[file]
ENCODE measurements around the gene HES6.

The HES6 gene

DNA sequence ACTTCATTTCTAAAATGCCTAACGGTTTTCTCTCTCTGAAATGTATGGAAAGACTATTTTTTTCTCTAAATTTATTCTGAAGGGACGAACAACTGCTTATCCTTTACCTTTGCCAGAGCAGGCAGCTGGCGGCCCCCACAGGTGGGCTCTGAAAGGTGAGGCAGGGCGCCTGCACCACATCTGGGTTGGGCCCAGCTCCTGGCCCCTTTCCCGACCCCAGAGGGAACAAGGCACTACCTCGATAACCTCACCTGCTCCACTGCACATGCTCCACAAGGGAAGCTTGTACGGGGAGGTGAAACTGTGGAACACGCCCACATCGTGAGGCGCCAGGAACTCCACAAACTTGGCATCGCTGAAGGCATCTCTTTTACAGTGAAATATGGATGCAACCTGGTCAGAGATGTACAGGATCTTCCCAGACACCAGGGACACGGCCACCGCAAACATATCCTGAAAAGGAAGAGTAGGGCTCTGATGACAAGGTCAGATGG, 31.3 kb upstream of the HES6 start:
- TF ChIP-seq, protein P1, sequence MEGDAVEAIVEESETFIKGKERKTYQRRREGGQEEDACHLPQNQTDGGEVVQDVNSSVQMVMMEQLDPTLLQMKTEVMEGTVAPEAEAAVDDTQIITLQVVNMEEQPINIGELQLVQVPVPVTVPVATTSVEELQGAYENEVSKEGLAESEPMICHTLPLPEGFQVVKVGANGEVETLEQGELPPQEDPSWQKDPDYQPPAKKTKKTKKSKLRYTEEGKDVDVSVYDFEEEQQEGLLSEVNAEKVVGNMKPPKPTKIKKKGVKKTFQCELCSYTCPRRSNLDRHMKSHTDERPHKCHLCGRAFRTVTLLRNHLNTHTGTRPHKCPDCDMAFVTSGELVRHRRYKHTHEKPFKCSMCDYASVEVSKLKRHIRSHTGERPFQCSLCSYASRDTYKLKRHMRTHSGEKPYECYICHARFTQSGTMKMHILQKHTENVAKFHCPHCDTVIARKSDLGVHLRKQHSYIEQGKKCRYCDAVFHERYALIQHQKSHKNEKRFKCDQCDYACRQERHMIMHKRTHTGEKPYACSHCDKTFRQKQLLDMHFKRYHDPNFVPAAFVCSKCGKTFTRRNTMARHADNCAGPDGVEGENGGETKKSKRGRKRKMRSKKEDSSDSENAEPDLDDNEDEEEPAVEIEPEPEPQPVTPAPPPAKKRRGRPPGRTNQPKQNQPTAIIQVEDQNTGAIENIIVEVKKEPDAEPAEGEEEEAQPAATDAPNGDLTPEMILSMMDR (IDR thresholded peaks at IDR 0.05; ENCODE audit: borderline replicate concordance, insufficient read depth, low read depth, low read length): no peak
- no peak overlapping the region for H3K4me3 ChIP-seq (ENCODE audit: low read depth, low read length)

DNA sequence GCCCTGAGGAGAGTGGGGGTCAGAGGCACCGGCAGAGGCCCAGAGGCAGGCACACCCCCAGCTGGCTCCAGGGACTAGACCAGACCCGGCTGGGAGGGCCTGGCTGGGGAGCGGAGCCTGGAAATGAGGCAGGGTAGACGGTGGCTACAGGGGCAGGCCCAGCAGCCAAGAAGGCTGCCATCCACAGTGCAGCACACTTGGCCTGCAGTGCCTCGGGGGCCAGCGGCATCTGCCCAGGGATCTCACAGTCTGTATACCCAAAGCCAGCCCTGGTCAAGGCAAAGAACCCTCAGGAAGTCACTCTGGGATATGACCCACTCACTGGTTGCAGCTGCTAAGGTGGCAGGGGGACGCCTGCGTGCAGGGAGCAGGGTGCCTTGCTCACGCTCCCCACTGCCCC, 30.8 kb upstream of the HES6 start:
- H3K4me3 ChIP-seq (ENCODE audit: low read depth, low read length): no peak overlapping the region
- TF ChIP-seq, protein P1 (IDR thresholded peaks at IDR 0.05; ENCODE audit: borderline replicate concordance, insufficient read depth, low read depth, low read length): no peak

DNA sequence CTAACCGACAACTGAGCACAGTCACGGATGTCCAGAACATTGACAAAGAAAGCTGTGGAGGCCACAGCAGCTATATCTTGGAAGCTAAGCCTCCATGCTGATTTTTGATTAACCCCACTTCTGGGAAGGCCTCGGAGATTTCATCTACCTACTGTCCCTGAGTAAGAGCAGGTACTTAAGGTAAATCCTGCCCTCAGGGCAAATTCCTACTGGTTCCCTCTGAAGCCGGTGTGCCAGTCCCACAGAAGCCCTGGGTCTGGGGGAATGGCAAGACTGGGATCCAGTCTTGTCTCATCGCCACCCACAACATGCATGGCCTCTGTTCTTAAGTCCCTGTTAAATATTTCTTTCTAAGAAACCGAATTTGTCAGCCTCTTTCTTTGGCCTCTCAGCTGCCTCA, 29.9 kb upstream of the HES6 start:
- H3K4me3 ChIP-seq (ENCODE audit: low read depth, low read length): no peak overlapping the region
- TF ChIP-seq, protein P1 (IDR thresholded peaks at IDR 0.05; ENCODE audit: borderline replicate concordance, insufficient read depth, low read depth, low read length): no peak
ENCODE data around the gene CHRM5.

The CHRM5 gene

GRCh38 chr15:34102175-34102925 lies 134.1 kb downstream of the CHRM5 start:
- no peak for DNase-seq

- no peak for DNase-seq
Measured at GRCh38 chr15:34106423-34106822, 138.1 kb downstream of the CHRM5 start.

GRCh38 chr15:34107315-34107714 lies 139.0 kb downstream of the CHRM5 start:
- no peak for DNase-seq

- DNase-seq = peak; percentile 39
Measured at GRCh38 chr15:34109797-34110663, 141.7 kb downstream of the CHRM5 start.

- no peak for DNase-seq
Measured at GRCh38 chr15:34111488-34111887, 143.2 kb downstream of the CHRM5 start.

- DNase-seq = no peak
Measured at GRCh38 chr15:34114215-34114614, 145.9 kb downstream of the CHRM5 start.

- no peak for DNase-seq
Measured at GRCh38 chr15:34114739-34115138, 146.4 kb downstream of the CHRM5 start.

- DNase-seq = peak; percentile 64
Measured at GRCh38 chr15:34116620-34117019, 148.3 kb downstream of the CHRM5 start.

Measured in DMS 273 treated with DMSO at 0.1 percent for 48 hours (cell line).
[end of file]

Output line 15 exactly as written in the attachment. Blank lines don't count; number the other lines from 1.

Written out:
- no peak for DNase-seq